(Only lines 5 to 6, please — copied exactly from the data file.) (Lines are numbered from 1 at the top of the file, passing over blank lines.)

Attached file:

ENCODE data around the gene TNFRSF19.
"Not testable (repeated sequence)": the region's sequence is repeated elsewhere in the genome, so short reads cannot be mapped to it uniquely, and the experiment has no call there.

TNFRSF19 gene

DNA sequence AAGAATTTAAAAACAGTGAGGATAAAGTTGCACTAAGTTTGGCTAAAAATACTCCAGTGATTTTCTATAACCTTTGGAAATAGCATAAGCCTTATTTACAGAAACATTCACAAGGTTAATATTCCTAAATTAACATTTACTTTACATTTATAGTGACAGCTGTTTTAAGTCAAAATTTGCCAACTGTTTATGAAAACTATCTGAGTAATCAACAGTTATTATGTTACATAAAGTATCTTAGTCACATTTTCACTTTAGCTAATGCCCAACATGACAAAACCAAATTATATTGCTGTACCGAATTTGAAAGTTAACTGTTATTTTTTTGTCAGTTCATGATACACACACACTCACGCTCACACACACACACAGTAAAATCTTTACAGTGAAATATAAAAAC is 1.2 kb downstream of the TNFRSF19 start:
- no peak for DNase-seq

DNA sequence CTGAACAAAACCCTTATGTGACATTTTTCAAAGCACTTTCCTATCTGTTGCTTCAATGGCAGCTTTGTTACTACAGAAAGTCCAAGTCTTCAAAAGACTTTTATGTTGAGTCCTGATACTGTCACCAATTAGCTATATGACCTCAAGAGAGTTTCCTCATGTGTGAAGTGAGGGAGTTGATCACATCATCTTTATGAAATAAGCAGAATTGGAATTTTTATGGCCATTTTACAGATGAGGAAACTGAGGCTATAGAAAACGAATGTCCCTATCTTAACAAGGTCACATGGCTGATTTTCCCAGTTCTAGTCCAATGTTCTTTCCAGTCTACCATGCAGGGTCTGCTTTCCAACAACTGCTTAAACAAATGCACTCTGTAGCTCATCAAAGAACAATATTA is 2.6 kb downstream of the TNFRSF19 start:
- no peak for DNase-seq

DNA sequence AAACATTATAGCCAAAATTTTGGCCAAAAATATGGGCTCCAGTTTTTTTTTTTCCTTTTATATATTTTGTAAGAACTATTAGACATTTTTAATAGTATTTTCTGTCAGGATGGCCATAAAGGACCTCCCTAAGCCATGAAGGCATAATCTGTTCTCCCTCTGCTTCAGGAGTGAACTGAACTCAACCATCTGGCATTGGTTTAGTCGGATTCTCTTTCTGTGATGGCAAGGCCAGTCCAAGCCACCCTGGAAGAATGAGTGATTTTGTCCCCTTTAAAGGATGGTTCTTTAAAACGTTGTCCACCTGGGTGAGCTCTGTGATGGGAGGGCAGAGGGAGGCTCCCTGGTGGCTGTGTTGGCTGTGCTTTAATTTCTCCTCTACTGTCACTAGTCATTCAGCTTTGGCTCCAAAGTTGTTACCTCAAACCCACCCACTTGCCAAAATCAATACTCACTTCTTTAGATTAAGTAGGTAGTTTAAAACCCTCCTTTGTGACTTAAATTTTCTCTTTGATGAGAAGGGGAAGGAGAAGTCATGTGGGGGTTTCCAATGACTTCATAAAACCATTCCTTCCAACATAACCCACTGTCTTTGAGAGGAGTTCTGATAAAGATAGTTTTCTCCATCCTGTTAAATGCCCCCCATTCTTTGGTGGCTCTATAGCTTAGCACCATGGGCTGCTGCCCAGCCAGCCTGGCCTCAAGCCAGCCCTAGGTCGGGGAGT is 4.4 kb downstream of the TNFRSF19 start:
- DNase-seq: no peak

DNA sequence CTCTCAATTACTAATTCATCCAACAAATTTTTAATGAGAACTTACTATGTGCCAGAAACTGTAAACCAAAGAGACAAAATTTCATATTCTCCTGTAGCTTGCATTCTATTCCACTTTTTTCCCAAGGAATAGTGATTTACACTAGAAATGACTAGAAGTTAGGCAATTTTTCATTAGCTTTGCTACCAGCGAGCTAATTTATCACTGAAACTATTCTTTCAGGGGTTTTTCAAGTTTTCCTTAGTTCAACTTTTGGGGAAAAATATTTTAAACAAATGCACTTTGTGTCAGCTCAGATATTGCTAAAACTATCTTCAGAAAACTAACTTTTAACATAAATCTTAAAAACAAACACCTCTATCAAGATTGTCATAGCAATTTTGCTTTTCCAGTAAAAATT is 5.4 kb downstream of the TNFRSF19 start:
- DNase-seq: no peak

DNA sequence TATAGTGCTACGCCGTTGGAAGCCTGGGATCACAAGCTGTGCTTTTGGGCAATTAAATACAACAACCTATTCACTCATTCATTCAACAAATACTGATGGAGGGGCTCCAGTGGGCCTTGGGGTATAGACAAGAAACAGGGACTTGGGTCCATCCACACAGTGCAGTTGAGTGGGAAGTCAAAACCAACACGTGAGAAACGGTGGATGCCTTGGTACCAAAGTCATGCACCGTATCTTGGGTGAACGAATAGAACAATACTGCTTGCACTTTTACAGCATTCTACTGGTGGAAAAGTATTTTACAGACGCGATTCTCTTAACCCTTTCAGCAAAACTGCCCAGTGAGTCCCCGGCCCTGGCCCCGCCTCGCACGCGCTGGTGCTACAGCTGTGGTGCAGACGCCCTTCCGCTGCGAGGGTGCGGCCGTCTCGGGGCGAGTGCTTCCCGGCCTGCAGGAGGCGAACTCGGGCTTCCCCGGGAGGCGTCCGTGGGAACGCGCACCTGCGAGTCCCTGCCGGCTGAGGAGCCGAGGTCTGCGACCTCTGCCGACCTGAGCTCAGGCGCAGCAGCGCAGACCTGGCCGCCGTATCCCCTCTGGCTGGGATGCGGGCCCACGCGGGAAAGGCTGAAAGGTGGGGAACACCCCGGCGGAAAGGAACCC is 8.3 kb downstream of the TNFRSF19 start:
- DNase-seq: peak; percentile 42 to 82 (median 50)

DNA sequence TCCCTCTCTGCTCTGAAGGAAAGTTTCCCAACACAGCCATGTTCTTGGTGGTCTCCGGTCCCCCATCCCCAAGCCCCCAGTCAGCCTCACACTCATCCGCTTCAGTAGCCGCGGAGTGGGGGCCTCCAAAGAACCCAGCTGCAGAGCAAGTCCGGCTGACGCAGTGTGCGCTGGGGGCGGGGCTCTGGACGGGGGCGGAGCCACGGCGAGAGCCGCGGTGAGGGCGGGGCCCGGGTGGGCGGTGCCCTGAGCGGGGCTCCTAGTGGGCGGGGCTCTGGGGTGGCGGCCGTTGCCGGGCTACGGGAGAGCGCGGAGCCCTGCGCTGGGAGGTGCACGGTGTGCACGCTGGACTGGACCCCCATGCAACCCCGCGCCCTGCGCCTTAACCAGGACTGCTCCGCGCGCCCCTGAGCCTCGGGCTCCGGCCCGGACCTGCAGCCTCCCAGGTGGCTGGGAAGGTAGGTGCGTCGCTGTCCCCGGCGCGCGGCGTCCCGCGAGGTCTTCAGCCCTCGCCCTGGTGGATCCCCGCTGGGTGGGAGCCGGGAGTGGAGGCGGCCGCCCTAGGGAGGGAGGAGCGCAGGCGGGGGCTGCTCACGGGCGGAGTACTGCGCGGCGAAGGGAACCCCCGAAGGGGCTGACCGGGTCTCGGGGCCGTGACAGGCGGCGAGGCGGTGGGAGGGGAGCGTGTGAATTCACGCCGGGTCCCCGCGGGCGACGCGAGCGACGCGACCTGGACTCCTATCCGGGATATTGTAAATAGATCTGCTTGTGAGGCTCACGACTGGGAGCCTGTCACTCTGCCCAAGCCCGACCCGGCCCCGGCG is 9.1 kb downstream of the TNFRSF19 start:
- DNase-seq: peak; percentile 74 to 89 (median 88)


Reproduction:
- no peak for DNase-seq

DNA sequence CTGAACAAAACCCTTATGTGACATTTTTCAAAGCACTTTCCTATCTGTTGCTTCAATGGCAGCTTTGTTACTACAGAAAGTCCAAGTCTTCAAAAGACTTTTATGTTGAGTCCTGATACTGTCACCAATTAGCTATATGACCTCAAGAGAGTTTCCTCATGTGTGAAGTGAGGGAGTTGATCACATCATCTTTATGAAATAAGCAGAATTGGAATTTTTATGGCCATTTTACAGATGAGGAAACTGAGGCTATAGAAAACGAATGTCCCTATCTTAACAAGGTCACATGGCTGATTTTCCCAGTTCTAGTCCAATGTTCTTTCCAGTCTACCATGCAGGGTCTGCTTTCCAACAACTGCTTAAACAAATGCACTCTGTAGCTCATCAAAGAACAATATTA is 2.6 kb downstream of the TNFRSF19 start: